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Pope Francis requires year of missionary work for future Vatican diplomat priests

Vatican City, Feb 17, 2020 / 05:09 am (CNA).- Pope Francis has requested that priests in formation for the Holy See’s diplomatic service be required to spend one year in missionary work, the Vatican announced Monday.

The pope has asked the change to go into effect for the 2020/2021 academic year. He called for the curriculum update in a letter to the president of the Pontifical Ecclesiastical Academy, Bishop Joseph Marino.

In order to face “growing challenges for the Church and for the world, future diplomats of the Holy See must acquire, in addition to solid priestly and pastoral formation, and the specific one offered by this Academy, also a personal mission experience outside their own Diocese of origin,” Francis wrote.

It is an opportunity for the priests to share “with the missionary churches a period of journey together with their community, participating in their daily evangelizing activity,” he added.

The pope noted in his letter, signed Feb. 11, that he had first expressed the desire for the formation of priest-diplomats to include a missionary year at the end of the Amazon synod in 2019.

“I am convinced that such an experience will be useful to all young people who prepare or begin priestly service,” he said, “but in particular to those who in the future will be called to collaborate with the Pontifical Representatives and, subsequently, may in turn become Envoys of the Holy See to the nations and particular churches.”

The Pontifical Ecclesiastical Academy is a training academy for priests from around the world who may be asked to enter the diplomatic corps of the Holy See.

In addition to studying theology and canon law at pontifical universities in Rome, the students learn topics and skills relevant to diplomatic work, such as languages, international diplomacy, and diplomatic history.

American Bishop Joseph Marino has been president since October 2019. He has been in the diplomatic service of the Holy See since 1988.

The pope said implementation of the missionary year will require cooperation with the Secretariat of State, especially with the section for diplomatic personnel.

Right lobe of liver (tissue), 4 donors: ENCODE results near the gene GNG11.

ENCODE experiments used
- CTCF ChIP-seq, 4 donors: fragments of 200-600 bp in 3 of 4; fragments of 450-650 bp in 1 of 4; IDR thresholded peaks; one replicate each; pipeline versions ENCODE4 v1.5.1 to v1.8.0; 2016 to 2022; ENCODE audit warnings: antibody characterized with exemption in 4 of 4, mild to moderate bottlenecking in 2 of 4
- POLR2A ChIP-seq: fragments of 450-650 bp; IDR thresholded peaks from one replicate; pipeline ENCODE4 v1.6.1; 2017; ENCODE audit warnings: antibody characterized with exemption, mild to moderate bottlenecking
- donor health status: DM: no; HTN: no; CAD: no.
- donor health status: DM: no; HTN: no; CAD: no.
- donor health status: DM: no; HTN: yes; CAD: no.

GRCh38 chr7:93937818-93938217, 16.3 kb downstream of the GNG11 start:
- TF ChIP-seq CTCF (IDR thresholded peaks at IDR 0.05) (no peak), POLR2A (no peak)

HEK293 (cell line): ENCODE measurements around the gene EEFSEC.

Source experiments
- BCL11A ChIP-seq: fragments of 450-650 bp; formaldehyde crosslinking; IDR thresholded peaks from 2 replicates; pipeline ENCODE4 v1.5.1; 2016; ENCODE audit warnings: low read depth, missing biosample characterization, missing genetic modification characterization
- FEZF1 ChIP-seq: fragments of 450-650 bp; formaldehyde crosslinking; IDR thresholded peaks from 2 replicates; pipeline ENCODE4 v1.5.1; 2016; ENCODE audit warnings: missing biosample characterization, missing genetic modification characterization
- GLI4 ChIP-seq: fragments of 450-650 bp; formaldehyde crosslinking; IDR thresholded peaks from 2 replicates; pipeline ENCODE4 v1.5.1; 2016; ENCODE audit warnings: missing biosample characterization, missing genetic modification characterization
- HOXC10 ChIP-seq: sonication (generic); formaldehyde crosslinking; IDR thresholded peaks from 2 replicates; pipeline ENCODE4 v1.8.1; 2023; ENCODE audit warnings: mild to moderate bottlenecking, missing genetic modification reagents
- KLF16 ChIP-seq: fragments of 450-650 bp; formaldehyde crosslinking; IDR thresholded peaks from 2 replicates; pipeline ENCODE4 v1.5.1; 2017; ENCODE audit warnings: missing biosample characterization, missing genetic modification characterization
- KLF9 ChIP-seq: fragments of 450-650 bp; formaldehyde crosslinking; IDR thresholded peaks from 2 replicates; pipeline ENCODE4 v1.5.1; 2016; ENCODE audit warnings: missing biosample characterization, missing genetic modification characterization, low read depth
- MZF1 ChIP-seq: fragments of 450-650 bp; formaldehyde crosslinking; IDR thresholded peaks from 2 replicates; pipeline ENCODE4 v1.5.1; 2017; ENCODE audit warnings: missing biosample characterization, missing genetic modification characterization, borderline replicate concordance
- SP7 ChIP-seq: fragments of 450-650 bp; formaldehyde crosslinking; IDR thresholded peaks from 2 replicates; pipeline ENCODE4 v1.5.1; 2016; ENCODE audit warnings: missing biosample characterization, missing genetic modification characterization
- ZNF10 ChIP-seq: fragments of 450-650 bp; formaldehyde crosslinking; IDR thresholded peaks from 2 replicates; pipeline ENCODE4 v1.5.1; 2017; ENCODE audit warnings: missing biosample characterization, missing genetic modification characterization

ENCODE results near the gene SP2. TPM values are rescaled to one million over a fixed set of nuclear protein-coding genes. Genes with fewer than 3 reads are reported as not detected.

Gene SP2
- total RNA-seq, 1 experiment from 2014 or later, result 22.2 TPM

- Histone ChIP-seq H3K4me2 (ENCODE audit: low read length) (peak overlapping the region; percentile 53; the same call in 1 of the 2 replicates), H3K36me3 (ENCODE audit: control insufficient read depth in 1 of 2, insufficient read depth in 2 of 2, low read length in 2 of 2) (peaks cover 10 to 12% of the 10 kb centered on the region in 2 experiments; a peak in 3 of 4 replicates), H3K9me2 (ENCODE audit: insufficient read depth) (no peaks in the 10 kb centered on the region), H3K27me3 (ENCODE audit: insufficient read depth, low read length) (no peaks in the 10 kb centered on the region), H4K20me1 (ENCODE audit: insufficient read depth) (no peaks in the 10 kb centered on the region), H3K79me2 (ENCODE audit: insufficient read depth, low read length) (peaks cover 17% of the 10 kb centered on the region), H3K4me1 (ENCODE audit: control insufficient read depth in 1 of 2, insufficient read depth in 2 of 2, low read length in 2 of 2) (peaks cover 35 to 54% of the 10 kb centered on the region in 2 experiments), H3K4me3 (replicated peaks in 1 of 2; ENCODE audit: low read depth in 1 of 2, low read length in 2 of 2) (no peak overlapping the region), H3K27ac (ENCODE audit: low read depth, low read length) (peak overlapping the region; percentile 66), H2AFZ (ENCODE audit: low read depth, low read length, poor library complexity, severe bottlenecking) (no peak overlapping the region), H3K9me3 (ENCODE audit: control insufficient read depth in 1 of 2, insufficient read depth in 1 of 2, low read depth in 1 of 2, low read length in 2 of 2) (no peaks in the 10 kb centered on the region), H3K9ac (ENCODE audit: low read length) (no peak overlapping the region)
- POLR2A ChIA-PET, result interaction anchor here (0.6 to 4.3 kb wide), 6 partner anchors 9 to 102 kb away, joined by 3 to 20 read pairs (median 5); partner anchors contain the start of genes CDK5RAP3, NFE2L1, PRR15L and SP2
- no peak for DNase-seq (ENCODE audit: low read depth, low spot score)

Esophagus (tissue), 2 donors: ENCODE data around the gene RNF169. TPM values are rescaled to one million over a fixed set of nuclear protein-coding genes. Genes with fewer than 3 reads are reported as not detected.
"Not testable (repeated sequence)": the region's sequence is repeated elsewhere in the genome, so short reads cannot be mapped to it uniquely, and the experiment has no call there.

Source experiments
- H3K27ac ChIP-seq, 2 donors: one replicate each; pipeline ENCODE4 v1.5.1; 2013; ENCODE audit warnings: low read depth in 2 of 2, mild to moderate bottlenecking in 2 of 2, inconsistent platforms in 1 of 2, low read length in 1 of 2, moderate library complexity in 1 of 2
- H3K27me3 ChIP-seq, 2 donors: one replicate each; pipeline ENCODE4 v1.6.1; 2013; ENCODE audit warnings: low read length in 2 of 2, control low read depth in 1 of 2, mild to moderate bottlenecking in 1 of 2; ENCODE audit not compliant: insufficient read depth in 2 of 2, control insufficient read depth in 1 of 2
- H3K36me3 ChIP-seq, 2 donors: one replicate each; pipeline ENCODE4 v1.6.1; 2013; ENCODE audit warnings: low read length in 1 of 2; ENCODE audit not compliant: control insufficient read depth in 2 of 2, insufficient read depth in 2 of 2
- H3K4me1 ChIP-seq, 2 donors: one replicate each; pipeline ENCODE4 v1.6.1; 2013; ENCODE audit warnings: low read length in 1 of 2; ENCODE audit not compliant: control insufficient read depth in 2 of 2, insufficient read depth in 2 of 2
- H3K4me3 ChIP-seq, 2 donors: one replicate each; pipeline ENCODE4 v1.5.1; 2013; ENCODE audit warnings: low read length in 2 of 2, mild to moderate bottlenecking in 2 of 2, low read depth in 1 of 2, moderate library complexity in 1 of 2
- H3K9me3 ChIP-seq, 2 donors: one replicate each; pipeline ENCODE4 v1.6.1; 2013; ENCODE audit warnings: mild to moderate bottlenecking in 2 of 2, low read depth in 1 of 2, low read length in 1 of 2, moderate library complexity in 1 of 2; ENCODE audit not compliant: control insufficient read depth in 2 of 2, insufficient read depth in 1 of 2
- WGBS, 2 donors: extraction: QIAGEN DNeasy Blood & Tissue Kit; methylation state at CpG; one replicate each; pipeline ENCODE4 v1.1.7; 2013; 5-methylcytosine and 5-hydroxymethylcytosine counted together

He added that, “having overcome the initial concerns that could arise,” he is sure the experience “will be useful not only to young academics, but also to individual churches with whom they will collaborate.”

Francis also said he hopes it will inspire other priests to volunteer to serve as a missionary outside his own diocese for a period.  


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Virgil Dechant, long-serving KofC Supreme Knight, dies at 89

Washington D.C., Feb 16, 2020 / 06:55 pm (CNA).- The longest serving Supreme Knight of the Knights of Columbus died Saturday at 89.

Virgil Dechant was Supreme Knight from 1977 to 2000. He died in his sleep Feb. 15.

“God has called home a good man and one of the Knights’ great leaders,” Supreme Knight Carl Anderson said in a Feb. 16 statement.

“Virgil Dechant used to say that his goal was to leave the Knights better than he found it, and in myriad ways, he accomplished that. He leaves a lasting legacy and an excellent example of what it means to be a Knight and a fraternalist,” Anderson added.

The Knights of Columbus say Dechant was instrumental in helping to grow the Knights of Columbus, and fostering the organization’s collaboration with the Vatican during the pontificate of Pope St. John Paul II.

Dechant “forged a close relationship with the Vatican during the pontificate of St. John Paul II, leading the Order to sponsor numerous renovation projects – including of the façade of St. Peter’s Basilica, and working with the pope to promote the faith in Eastern Europe, which was then behind the iron curtain,” the Knights of Columbus said in a press release.

He also “oversaw tremendous growth in the Order’s membership as well as in its assets and insurance business, while also opening the Order to greater involvement by the wives and families of its members,” according to the statement.

Dechant was a Kansas native who farmed, sold farm equipment, and owned a car dealership before he began working for the Knights of Columbus as Supreme Secretary in 1967. He became Supreme Knight ten years later.

In recognition of his committment to the pro-life movement, Dechant received the National Right to Life Award in 1998. He was also the recipient of several Vatican honors,

In 2005, he escorted President George W. Bush to the funeral of Pope St. John Paul II at St. Peter’s Basilica in Rome. 

In 2012, Anderson said that his predecessor “was the model of Catholic fraternalism for an entire generation."

Dechant is survived by his wife Ann, four children, and the couple's grandchildren and great-grandchildren.


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